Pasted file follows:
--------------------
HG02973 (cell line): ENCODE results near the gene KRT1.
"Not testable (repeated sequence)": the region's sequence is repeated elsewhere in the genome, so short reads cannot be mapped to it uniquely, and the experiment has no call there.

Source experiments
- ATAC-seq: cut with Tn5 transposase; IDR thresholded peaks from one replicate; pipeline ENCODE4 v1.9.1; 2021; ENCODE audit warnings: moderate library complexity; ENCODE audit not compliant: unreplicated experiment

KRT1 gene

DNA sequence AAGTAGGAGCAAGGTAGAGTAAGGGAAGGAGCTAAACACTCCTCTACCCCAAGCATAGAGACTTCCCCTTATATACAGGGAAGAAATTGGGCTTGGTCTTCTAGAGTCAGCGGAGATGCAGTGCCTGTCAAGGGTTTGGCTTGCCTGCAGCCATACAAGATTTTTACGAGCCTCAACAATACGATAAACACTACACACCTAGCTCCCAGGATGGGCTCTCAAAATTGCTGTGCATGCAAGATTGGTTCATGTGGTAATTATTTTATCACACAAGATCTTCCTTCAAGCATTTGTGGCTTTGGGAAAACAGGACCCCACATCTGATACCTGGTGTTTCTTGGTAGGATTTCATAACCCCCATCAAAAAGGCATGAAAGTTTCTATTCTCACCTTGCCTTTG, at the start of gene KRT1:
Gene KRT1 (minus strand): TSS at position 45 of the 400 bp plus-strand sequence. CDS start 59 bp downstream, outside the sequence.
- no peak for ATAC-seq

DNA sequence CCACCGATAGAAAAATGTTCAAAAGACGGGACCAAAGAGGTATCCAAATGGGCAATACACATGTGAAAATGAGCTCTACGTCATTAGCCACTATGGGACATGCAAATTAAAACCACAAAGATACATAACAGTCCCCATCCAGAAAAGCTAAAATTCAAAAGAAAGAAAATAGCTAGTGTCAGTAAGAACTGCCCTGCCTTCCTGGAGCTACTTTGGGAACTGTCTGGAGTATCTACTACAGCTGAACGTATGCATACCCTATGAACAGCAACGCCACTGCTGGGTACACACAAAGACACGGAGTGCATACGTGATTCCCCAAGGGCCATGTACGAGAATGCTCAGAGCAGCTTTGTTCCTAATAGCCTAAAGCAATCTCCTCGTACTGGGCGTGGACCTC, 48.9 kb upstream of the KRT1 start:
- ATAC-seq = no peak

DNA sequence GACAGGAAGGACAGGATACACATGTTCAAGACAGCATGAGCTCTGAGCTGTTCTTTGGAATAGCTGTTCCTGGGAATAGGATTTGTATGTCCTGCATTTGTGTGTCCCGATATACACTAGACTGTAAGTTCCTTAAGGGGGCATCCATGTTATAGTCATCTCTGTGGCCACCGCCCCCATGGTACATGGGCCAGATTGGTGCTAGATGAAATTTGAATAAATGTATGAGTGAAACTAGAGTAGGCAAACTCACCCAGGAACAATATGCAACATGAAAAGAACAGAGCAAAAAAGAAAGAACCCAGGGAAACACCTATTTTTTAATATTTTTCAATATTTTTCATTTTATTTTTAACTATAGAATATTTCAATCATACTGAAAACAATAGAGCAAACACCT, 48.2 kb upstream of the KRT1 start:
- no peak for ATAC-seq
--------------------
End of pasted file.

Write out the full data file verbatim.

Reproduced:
HG02973 (cell line): ENCODE results near the gene KRT1.
"Not testable (repeated sequence)": the region's sequence is repeated elsewhere in the genome, so short reads cannot be mapped to it uniquely, and the experiment has no call there.

Source experiments
- ATAC-seq: cut with Tn5 transposase; IDR thresholded peaks from one replicate; pipeline ENCODE4 v1.9.1; 2021; ENCODE audit warnings: moderate library complexity; ENCODE audit not compliant: unreplicated experiment

KRT1 gene

DNA sequence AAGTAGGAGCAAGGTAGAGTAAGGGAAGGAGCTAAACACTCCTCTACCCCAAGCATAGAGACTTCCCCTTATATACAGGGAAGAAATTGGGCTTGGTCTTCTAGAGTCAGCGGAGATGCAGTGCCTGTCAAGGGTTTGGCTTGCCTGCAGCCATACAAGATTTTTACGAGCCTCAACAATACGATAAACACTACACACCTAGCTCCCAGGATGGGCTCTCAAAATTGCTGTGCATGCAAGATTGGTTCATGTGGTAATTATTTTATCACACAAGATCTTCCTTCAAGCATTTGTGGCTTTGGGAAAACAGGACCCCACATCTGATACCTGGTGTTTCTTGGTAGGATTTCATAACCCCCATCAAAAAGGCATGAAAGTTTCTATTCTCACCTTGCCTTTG, at the start of gene KRT1:
Gene KRT1 (minus strand): TSS at position 45 of the 400 bp plus-strand sequence. CDS start 59 bp downstream, outside the sequence.
- no peak for ATAC-seq

DNA sequence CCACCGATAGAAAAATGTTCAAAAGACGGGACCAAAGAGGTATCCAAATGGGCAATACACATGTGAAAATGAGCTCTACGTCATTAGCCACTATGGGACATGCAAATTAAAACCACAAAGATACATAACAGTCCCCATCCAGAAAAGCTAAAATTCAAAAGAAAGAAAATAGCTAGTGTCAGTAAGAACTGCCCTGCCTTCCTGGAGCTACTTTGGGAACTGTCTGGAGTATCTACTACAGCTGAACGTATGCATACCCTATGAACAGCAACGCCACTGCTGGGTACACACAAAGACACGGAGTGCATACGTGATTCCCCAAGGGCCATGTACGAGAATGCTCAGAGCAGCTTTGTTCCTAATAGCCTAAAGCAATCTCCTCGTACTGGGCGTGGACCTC, 48.9 kb upstream of the KRT1 start:
- ATAC-seq = no peak

DNA sequence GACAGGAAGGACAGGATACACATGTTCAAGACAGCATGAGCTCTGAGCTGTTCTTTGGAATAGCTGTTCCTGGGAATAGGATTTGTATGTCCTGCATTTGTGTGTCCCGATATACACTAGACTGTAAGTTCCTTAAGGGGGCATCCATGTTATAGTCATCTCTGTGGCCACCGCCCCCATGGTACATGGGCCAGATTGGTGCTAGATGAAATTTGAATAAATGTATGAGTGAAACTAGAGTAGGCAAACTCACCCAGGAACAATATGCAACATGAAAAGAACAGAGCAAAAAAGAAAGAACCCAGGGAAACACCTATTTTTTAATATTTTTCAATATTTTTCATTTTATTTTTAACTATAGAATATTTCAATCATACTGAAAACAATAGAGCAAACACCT, 48.2 kb upstream of the KRT1 start:
- no peak for ATAC-seq